“Beside lovemaking, singing in the shower and poker, there are not many human activities where there is such a great difference between a person’s self delusional ability and actual ability.” I am not a professional poker player. I play the occasional hand and my winnings are by chance. If I have to describe the game to you – correctly and comprehensively – I must read, therefore, the tomes that have been written on it before. Such is the sophistication of the game, even if you might think you know poker – it is likely you are a ‘fish’. I am not going to profess to you how to play poker therefore. No last words. You have to learn, read and play – and only if you deserve it you shall, one day, be a ‘shark’.
India is troubled waters for the sharks. And the fish. You may have heard of poker being played in the Casinos of Goa and Sikkim – but it is a game that is mostly played privately and in hush-hush circles. The laws of our land after all have not declared poker to be a game of preponderance of skill.
At one time the notion was that in order to be branded as gambling, the game should have been one – success in which – depended entirely on chance. “If even a scintilla of skill was required for success – the competition could not be regarded as of a gambling nature” (See, State of Bombay v. R.M.D. Chamarbaugwala, AIR 1957 SC 699). The benchmark of “scintilla of skill” subsequently morphed into “substantial degree of skill”. The opposite ends of a spectrum. It is only “competitions which involve substantial skill”, now, that are considered “business activities, the protection of which is guaranteed by Article 19(1)(g)” (See, R.M.D. Chamarbaugwala v. Union of India, AIR 1957 SC 628).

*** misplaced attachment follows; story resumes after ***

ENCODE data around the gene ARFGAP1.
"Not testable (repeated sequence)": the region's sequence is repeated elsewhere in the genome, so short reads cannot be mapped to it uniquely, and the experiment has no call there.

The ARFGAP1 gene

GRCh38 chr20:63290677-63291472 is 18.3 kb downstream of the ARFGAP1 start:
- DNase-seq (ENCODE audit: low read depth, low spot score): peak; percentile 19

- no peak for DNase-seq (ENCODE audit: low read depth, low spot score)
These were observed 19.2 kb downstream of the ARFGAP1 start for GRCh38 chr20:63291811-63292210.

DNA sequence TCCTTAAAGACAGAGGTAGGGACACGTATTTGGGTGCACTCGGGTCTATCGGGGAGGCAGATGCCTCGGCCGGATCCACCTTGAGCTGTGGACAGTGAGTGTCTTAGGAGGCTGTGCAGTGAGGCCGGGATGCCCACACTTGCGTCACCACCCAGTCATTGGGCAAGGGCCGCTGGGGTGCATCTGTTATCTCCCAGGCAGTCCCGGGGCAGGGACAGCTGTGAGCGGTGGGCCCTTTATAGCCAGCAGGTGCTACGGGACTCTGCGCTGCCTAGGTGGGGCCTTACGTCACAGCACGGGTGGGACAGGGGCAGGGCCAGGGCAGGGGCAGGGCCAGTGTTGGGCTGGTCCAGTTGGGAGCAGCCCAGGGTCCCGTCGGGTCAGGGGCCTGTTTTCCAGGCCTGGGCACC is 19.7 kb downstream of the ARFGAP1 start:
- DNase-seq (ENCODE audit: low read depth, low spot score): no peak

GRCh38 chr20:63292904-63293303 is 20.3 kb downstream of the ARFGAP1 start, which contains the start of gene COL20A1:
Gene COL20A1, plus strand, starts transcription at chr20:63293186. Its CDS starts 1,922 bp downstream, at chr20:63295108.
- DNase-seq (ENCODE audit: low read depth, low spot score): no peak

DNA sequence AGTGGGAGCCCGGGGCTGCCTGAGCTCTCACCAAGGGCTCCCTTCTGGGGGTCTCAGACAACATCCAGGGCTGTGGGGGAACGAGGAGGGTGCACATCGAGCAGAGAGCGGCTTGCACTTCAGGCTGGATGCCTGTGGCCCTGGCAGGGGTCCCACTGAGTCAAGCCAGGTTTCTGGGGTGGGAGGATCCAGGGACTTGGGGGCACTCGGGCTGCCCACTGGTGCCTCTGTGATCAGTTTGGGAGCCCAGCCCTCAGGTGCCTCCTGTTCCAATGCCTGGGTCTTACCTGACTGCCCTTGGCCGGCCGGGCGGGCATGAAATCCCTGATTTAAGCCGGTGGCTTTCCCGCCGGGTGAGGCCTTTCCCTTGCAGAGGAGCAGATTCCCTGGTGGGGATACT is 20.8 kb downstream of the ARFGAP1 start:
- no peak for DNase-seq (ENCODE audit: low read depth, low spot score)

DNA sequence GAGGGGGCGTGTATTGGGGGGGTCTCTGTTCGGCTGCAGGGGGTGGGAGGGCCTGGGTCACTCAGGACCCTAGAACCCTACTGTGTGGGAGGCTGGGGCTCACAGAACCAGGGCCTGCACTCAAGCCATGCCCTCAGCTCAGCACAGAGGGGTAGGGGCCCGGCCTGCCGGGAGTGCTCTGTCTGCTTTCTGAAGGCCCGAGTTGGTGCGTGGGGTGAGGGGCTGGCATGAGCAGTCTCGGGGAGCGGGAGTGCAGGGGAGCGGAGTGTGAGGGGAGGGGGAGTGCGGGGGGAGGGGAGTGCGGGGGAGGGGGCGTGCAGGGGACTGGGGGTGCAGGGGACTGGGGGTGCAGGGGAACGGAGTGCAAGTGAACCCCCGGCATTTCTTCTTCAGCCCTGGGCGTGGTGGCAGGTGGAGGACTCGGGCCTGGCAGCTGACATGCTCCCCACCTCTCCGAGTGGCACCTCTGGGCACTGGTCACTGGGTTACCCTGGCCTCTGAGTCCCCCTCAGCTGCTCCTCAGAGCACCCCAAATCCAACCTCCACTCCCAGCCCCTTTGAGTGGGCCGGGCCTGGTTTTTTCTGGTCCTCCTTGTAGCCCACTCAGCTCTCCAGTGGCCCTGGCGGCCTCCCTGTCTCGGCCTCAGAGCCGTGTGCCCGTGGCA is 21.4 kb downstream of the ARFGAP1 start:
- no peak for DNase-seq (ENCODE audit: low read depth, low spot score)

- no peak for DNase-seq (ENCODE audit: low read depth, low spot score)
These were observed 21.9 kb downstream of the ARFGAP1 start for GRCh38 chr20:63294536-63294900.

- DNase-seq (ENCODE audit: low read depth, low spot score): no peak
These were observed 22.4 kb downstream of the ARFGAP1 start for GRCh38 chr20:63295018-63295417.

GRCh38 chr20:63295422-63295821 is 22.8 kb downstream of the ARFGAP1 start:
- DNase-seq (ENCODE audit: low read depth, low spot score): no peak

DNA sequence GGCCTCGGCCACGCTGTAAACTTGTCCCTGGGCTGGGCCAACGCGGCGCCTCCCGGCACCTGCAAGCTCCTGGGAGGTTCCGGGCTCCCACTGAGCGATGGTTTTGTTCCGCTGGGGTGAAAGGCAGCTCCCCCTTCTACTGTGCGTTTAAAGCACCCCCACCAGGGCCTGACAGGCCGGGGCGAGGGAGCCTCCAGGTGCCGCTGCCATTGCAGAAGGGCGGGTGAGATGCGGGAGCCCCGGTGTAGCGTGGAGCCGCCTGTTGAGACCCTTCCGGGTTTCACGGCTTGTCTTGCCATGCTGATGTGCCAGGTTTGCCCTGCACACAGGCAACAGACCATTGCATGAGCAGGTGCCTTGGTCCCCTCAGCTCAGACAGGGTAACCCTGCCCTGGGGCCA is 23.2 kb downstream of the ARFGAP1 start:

It is presumably because poker is still viewed as gambling – as a game of chance – that there are difficulties in organizing poker tournaments/competitions. Most are conducted in rabbit holes. It is in this context that the order of the Hon’ble High Court of Karnataka (“HC”), at Bangalore, in the matter of Indian Poker Association v. State of Karnataka (Writ Petition No. 39167-39169 of 2013) is significant. The HC has ably recognized that poker is a “game of skill”. However, there are no qualifications made to that recognition.
We know from before though that a “game of skill is one in which the element of skill predominates over the element of chance” [See, Dr. K.R. Lakshmanan v. State of Tamil Nadu, (1996) 2 SCC 226] and that it is not necessary to “decide in terms of mathematical precision the relative proportion of chance or skill when deciding” whether a game is game of skill [See, M.J. Sivani v. State of Karnataka, (1995) 6 SCC 289]. Putting the pieces of the puzzle together – knowing too that competitions/tournaments, which involve substantial skill, are business activities ensured by our fundamental rights – do I see myself in a poker tournament soon?